In the last post, I explained what happens during the menstrual cycle and why ovulation (& the production of progesterone) is so important for our overall health. Especially our hormonal balance and skin quality!
But what if you aren’t ovulating, or your progesterone levels are super low on blood tests? This is the question we should be asking, not immediately turning to the birth control pill or completely ignoring our symptoms. There is something preventing you from ovulating and we need to find out what that is.
I like to call these the obstacles to ovulation…
Low thyroid function, nutrient deficiencies, stress, insulin resistance, inflammation, under eating and over exercising are the most common
reasons that I see. Lab testing and the help of a skilled practitioner can help you to determine which one (or several) of these issues may be
throwing your hormones ‘out of whack’.
Every woman is different, however the female body does have some specific needs, regardless of what condition or symptoms you are
dealing with. These are:
1. A nutrient dense diet
2. Daily movement
3. Stress management
4. High quality sleep
5. A non-toxic environment
Another tool that I love to recommend and have seen great success with is CYCLE SYNCING.
Women, on average, follow a 28 day (monthly) cycle, whereas men are on a 24 hour (daily) cycle. This is part of the reason why men can
eat, move and live the same way every single day with no problems. As females, our hormones are constantly fluctuating throughout the entire month. You have probably had the experience of really killing it in your workouts and productivity one week? Then the next week you leave the gym after 20 minutes and don’t feel as motivated to complete certain tasks.
Your body requires different foods, nutrients, exercise and self care practices, depending on which phase of the menstrual cycle you are in.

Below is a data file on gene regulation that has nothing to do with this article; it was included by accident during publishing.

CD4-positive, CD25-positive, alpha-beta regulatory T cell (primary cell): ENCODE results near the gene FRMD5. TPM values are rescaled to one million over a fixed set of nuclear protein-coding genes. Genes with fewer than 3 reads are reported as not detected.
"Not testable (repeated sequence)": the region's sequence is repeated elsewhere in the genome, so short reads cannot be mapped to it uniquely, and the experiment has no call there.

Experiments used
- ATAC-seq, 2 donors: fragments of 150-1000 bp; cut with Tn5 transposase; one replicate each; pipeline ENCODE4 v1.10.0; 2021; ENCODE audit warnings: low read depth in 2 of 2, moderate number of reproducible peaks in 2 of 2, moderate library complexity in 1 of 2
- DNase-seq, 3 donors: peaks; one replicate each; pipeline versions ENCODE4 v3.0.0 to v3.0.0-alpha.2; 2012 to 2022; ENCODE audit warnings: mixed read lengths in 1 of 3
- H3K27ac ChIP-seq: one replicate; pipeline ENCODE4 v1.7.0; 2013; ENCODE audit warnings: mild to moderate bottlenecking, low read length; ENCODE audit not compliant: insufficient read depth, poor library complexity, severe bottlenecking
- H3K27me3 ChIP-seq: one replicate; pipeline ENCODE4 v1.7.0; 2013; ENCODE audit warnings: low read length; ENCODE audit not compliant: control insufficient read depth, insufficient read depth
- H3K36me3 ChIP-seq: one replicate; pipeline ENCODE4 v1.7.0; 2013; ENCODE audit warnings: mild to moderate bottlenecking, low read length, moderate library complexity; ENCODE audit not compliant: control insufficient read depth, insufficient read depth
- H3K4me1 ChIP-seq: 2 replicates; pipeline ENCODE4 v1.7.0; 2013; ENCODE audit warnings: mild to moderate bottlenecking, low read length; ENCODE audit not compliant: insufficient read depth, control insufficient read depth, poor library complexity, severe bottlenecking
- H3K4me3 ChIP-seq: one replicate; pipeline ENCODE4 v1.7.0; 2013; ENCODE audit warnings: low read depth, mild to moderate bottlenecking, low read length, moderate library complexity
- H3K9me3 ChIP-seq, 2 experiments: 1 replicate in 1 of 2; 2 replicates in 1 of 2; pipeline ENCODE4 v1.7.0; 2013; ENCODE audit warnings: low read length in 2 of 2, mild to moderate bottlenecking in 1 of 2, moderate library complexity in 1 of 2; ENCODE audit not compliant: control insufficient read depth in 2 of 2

Despite what you may have been taught, our menstrual cycle is comprised of 4 unique phases. Each slightly altering your mood, energy
levels and sometimes physical appearance. Your skin can be highly influenced by the fluctuations in hormones throughout the month, with
the most common times for breakouts being during ovulation and the few days leading up to your period.
Next, I will describe each of the phases and share how to best support your hormones and skin health during these times. I also like to refer to them as being like seasons of the month, as this helps us to more easily understand what’s going on.
Menstrual phase (winter)
During this phase you have your menstrual bleed, as hormones have dropped to their lowest level, which triggers the release of the
endometrial lining. It is normal to feel slightly more fatigued and introverted during this time, however you shouldn’t be suffering with
heavy, painful bleeding and severe exhaustion.
Your skin may be prone to acne breakouts or dryness during this time, because of low hormone levels. Therefore, we should support our body with nutrients needed to rebuild oestrogen, in particular. Up your intake of healthy fats, such as coconut products, nuts, seeds, grass fed butter/ghee and olive oil, during this phase.
Try to avoid consuming a lot of ‘cold’ or raw foods during your period as the body is already in a depleted state. Provide your body with warming, nourishing meals and herbal teas, using herbs and spices like ginger and turmeric too.
Follicular phase (spring)
Once your period has finished, your hormones are rising and your body is preparing for ovulation once again. Because hormones aren’t
super high or low right now, many women find that their skin is the best looking during this phase and for some women. This can be the only time of month when they don’t have any hormonal symptoms, which is sad.
Inflammation can delay or prevent ovulation, therefore focusing on an anti-inflammatory diet and stress management can help to prevent this. Focus on consuming high quality protein, like oily fish, eggs and grass-fed beef during this phase, as protein helps to regulate blood glucose levels and provides amino acids which are crucial for phase 2 liver detoxification.